This week in InfoSec takes us back to a time when someone would have gotten away with it if it wasn’t for those damn kids Rant of the Week explores the cost of doing business Billy Big Balls thinks a 'crack' is worth a thousand support tickets Industry News brings us the latest and greatest security news stories from around the world And Tweet of the Week is a worthy disclaimer
This week in InfoSec (06:13)
With content liberated from the “today in infosec” twitter account and further afield
15th March 2000: The movie "Takedown" was released in France as "Cybertr@que". It is based on the capture of Kevin Mitnick
Takedown on IMDb
16th March 1971: The first computer virus, Creeper, infected computers on the ARPANET, displaying "I'M THE CREEPER : CATCH ME IF YOU CAN." It was named after a villain (the Creeper) from a 1970 episode of "Scooby-Doo, Where Are You!"
Rant of the Week (13:20)
What happens if you 'cover up' a ransomware infection? For Blackbaud, a $3m charge
Blackbaud has agreed to pay $3 million to settle charges that it made misleading disclosures about a 2020 ransomware infection in which crooks stole more than a million files on around 13,000 of the cloud software slinger's customers.
According to America's financial watchdog, the SEC, Blackbaud will cough up the cash - without admitting or denying the regulator's findings - and will cease and desist from committing any further violations.
"Blackbaud is pleased to resolve this matter with the SEC and appreciates the collaboration and constructive feedback from the Commission as the company continually improves its reporting and disclosure policies," Tony Boor, the outfit's chief financial officer, told The Register.
"Blackbaud continues to strengthen its cybersecurity program to protect customers and consumers, and to minimise the risk of cyberattacks in an ever-changing threat landscape," Boor added.
For perspective: the South Carolina-based firm – which provides, among other things, donor management tools to nonprofits – banked $1.1 billion in revenue in 2022, resulting in a $45.4 million loss. This settlement is the least of the biz's concerns, we imagine.
Slap on the wrist
Here's what happened: back in May 2020, Blackbaud experienced a ransomware infection, quietly paid off the crooks, and didn't tell customers about the security breach until July 2020. And when the software company did notify customers, it assured them that the "cybercriminal did not access…bank account information, or social security numbers," according to the SEC order.
By the end of that month, however, the SEC claims that Blackbaud personnel discovered that the miscreants had accessed unencrypted donor bank account information and social security numbers. But the employees allegedly didn't tell senior management about the theft of sensitive customer data because Blackbaud "did not have policies or procedures in place designed to ensure they do so," the court documents say. Make of that what you will.
Billy Big Balls of the Week (23:09)
1st Story (short, follow the link):
Microsoft support 'cracks' Windows for customer after activation fails
In an unexpected twist, a Microsoft support engineer resorted to running an unofficial 'crack' on a customer's Windows PC after a genuine copy of the operating system failed to activate normally. It seems, this isn't the first time either that support professionals have employed such workarounds when under pressure to timely close out support tickets.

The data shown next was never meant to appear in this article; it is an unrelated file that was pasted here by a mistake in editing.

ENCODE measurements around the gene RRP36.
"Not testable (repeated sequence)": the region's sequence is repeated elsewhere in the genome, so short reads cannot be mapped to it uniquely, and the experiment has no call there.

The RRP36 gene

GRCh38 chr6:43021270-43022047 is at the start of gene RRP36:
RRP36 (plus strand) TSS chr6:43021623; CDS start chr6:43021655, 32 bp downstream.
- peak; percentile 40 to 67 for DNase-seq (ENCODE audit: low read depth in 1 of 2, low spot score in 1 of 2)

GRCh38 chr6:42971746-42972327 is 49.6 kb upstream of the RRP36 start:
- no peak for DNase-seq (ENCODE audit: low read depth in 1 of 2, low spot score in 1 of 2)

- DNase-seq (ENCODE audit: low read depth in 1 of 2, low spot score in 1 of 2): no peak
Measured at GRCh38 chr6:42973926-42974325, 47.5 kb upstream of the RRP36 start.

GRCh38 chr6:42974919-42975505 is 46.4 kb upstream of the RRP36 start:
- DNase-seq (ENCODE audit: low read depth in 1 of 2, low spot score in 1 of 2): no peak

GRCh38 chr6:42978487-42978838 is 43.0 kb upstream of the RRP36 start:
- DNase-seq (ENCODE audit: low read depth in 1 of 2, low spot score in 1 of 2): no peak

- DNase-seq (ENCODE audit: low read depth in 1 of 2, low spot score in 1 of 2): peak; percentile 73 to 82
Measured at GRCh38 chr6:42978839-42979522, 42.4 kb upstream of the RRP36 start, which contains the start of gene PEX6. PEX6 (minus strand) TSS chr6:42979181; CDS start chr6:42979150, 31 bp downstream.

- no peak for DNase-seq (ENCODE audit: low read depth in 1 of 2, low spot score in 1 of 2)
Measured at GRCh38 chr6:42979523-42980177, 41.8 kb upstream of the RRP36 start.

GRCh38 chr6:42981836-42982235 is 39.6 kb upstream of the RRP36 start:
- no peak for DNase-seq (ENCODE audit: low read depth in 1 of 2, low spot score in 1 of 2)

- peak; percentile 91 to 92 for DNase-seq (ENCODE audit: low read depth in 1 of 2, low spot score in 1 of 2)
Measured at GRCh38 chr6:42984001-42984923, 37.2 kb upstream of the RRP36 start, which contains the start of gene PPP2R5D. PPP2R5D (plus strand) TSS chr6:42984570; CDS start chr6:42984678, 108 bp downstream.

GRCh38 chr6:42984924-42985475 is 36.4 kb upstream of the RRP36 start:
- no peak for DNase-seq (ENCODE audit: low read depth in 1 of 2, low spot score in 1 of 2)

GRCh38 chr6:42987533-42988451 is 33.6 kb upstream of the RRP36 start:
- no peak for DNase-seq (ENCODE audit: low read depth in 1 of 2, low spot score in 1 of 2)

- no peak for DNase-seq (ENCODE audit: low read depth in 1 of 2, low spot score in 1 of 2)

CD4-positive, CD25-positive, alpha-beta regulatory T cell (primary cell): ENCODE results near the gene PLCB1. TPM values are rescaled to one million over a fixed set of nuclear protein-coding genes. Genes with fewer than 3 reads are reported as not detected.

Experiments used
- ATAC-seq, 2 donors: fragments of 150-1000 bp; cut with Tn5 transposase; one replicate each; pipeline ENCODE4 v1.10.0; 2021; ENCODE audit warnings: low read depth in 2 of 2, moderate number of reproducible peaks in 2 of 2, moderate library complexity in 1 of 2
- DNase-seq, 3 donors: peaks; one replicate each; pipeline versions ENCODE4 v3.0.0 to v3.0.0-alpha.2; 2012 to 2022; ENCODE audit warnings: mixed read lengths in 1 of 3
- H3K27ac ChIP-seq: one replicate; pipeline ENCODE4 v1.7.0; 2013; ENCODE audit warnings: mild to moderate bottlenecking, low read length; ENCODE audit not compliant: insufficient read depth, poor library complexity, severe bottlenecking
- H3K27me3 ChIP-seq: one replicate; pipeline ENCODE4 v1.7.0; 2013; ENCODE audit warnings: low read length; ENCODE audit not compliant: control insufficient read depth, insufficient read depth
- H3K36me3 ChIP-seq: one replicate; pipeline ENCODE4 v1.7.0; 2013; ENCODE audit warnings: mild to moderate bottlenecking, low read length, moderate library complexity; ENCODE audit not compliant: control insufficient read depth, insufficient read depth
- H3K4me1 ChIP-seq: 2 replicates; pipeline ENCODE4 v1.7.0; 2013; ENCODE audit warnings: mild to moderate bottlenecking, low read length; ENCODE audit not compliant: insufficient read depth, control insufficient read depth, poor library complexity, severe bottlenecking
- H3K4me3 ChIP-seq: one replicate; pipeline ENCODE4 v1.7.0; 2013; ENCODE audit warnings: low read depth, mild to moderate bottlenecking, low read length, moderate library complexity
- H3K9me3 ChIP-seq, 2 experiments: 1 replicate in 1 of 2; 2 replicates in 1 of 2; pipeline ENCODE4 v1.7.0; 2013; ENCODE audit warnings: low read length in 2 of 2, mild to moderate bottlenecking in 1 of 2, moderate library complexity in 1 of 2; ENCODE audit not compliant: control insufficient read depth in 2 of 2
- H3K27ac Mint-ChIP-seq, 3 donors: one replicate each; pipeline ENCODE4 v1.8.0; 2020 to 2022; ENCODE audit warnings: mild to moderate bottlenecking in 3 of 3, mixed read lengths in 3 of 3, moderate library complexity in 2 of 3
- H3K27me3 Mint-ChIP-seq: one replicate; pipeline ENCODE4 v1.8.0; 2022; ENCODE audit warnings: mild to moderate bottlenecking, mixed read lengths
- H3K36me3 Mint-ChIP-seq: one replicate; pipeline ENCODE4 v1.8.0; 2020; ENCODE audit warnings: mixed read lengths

A South-Africa based freelance technologist who paid $200 for a genuine copy of Windows 10 was startled to see a Microsoft support engineer "crack" his copy using unofficial tools that bypass the Windows activation process.
A company who actually followed disclosure requirements (and puts TikTok in the same bucket as Meta and Google):
Cerebral admits to sharing patient data with Meta, TikTok, and Google
Cerebral, a telehealth startup specializing in mental health, says it inadvertently shared the sensitive information of over 3.1 million patients with Google, Meta, TikTok, and other third-party advertisers, as reported earlier by TechCrunch. In a notice posted on the company’s website, Cerebral admits to exposing a laundry list of patient data with the tracking tools it’s been using as far back as October 2019.
The information affected by the oversight includes everything from patient names, phone numbers, email addresses, birth dates, IP addresses, insurance information, appointment dates, treatment, and more. It may have even exposed the answers clients filled out as part of the mental health self-assessment on the company’s website and app, which patients can use to schedule therapy appointments and receive prescription medication.
According to Cerebral, this information got out through its use of tracking pixels, or the bits of code Meta, TikTok, and Google allow developers to embed in their apps and websites. The Meta Pixel, for example, can collect data about a user’s activity on a website or app after clicking an ad on the platform, and even keeps track of the information a user fills out on an online form. While this lets companies, like Cerebral, measure how users interact with their ads on various platforms and track the steps they take afterward, it also gives Meta, TikTok, and Google access to this information, which they can then use to gain insight into their own users.
Industry News (32:43)
UK's New Privacy Bill Could Mean More Work for Firms
Blackbaud Settles $3m Charge Over Ransomware Attack
MI5 Launches New Agency to Tackle State-Backed Attacks
Humans Still More Effective Than ChatGPT at Phishing
Tick APT Group Hacked East Asian DLP Software Firm
Humans Still More Effective Than ChatGPT at Phishing
NCSC Calms Fears Over ChatGPT Threat
UK Joins US, Canada, Others in Banning TikTok From Government Devices
US Government IIS Server Breached via Telerik Software Flaw
Tweet of the Week (40:30)